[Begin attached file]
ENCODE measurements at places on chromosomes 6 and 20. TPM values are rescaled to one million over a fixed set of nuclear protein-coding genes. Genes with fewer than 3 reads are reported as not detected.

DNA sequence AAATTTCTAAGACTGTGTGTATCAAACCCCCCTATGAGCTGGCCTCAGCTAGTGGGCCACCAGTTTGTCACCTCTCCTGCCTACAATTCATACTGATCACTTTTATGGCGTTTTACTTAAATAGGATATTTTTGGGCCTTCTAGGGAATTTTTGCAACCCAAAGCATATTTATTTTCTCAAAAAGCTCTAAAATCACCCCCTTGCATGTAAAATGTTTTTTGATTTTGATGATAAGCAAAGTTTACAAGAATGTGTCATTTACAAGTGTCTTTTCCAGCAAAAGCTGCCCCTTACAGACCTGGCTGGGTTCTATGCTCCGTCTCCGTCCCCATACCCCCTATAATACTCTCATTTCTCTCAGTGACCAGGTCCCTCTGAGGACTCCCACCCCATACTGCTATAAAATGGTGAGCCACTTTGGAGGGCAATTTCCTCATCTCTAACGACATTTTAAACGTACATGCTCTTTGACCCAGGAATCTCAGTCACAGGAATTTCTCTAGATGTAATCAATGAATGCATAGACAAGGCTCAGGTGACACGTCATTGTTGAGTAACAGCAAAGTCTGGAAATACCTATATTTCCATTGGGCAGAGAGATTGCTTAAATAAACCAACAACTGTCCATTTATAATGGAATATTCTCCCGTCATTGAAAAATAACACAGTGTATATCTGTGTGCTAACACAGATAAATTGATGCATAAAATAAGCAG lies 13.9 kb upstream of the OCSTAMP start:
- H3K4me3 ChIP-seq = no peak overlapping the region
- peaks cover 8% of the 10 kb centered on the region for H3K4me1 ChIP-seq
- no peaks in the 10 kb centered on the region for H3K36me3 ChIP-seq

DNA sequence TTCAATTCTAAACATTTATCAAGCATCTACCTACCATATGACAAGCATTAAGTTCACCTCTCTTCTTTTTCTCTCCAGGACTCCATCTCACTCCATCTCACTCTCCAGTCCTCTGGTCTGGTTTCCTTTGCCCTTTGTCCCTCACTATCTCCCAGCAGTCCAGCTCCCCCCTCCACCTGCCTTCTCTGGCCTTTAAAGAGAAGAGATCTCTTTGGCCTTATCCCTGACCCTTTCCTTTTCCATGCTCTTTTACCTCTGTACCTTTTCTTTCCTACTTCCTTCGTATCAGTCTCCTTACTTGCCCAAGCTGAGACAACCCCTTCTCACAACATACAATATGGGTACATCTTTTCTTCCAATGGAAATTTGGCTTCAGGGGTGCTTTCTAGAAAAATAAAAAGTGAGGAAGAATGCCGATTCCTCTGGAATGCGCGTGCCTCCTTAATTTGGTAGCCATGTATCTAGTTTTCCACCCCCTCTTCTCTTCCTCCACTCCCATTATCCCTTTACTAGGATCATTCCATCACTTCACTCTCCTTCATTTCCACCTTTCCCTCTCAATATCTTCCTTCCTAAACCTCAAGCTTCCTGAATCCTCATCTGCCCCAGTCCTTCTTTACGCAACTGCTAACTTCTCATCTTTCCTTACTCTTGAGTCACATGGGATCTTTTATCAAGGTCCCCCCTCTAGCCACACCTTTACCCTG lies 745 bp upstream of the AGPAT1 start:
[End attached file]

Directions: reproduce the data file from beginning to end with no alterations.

ENCODE measurements at places on chromosomes 6 and 20. TPM values are rescaled to one million over a fixed set of nuclear protein-coding genes. Genes with fewer than 3 reads are reported as not detected.

DNA sequence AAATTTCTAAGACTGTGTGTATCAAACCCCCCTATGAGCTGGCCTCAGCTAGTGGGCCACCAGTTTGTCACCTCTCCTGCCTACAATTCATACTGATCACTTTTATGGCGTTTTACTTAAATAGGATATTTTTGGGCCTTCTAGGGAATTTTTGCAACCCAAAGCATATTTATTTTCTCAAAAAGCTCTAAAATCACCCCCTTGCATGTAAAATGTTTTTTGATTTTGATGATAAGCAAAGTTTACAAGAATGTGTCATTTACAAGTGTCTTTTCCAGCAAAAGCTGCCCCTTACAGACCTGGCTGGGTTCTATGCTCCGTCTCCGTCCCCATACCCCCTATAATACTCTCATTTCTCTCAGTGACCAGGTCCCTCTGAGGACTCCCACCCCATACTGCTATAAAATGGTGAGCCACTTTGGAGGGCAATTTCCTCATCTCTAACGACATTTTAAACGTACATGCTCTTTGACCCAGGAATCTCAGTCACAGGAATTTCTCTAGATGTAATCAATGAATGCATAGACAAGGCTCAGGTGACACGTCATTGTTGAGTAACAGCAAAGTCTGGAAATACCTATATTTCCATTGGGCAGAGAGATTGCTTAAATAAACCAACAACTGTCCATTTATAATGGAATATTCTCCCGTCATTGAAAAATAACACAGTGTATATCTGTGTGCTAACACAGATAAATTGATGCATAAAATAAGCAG lies 13.9 kb upstream of the OCSTAMP start:
- H3K4me3 ChIP-seq = no peak overlapping the region
- peaks cover 8% of the 10 kb centered on the region for H3K4me1 ChIP-seq
- no peaks in the 10 kb centered on the region for H3K36me3 ChIP-seq

DNA sequence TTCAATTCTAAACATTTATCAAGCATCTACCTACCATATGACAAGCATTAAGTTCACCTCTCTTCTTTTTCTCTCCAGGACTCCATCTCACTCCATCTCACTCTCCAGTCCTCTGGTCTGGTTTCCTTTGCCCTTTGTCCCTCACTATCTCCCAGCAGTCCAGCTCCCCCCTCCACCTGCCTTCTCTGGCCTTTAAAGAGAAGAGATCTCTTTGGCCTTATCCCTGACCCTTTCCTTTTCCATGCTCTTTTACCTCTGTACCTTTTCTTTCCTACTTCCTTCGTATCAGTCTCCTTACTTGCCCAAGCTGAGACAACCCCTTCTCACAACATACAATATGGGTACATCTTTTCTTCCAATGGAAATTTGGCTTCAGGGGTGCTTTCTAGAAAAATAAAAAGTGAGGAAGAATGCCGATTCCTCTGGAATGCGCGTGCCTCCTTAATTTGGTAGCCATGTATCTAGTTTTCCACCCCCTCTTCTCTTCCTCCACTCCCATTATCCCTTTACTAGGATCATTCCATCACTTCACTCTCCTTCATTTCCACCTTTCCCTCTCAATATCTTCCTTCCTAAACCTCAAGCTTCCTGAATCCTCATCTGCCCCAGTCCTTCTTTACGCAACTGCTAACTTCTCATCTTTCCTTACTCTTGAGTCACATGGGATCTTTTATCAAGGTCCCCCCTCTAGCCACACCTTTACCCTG lies 745 bp upstream of the AGPAT1 start: